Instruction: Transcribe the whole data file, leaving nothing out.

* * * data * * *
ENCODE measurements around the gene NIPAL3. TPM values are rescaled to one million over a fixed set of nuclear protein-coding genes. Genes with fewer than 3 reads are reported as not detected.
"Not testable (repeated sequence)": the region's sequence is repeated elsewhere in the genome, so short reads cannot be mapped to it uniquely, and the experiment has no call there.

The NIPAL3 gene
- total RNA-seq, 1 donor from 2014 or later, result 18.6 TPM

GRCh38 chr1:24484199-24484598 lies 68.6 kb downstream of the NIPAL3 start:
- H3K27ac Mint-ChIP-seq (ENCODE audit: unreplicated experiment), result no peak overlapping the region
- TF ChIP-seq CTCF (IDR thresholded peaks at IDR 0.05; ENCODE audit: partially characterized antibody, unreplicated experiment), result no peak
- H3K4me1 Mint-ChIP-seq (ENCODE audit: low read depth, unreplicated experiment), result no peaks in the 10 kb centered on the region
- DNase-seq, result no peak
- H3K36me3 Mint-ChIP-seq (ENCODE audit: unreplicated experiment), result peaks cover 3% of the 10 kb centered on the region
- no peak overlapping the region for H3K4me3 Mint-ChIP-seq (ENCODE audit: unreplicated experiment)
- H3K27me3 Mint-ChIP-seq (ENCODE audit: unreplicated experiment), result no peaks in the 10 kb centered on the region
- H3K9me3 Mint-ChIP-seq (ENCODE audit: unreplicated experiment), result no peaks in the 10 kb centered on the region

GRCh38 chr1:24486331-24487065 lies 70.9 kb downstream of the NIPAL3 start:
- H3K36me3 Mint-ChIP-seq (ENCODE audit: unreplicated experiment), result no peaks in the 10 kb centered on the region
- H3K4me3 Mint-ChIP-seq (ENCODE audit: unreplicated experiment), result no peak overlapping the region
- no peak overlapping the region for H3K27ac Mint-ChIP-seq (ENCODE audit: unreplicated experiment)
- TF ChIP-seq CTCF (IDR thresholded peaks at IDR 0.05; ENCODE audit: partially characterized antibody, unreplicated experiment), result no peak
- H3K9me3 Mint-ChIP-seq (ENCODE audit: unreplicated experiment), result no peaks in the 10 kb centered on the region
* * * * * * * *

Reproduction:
ENCODE measurements around the gene NIPAL3. TPM values are rescaled to one million over a fixed set of nuclear protein-coding genes. Genes with fewer than 3 reads are reported as not detected.
"Not testable (repeated sequence)": the region's sequence is repeated elsewhere in the genome, so short reads cannot be mapped to it uniquely, and the experiment has no call there.

The NIPAL3 gene
- total RNA-seq, 1 donor from 2014 or later, result 18.6 TPM

GRCh38 chr1:24484199-24484598 lies 68.6 kb downstream of the NIPAL3 start:
- H3K27ac Mint-ChIP-seq (ENCODE audit: unreplicated experiment), result no peak overlapping the region
- TF ChIP-seq CTCF (IDR thresholded peaks at IDR 0.05; ENCODE audit: partially characterized antibody, unreplicated experiment), result no peak
- H3K4me1 Mint-ChIP-seq (ENCODE audit: low read depth, unreplicated experiment), result no peaks in the 10 kb centered on the region
- DNase-seq, result no peak
- H3K36me3 Mint-ChIP-seq (ENCODE audit: unreplicated experiment), result peaks cover 3% of the 10 kb centered on the region
- no peak overlapping the region for H3K4me3 Mint-ChIP-seq (ENCODE audit: unreplicated experiment)
- H3K27me3 Mint-ChIP-seq (ENCODE audit: unreplicated experiment), result no peaks in the 10 kb centered on the region
- H3K9me3 Mint-ChIP-seq (ENCODE audit: unreplicated experiment), result no peaks in the 10 kb centered on the region

GRCh38 chr1:24486331-24487065 lies 70.9 kb downstream of the NIPAL3 start:
- H3K36me3 Mint-ChIP-seq (ENCODE audit: unreplicated experiment), result no peaks in the 10 kb centered on the region
- H3K4me3 Mint-ChIP-seq (ENCODE audit: unreplicated experiment), result no peak overlapping the region
- no peak overlapping the region for H3K27ac Mint-ChIP-seq (ENCODE audit: unreplicated experiment)
- TF ChIP-seq CTCF (IDR thresholded peaks at IDR 0.05; ENCODE audit: partially characterized antibody, unreplicated experiment), result no peak
- H3K9me3 Mint-ChIP-seq (ENCODE audit: unreplicated experiment), result no peaks in the 10 kb centered on the region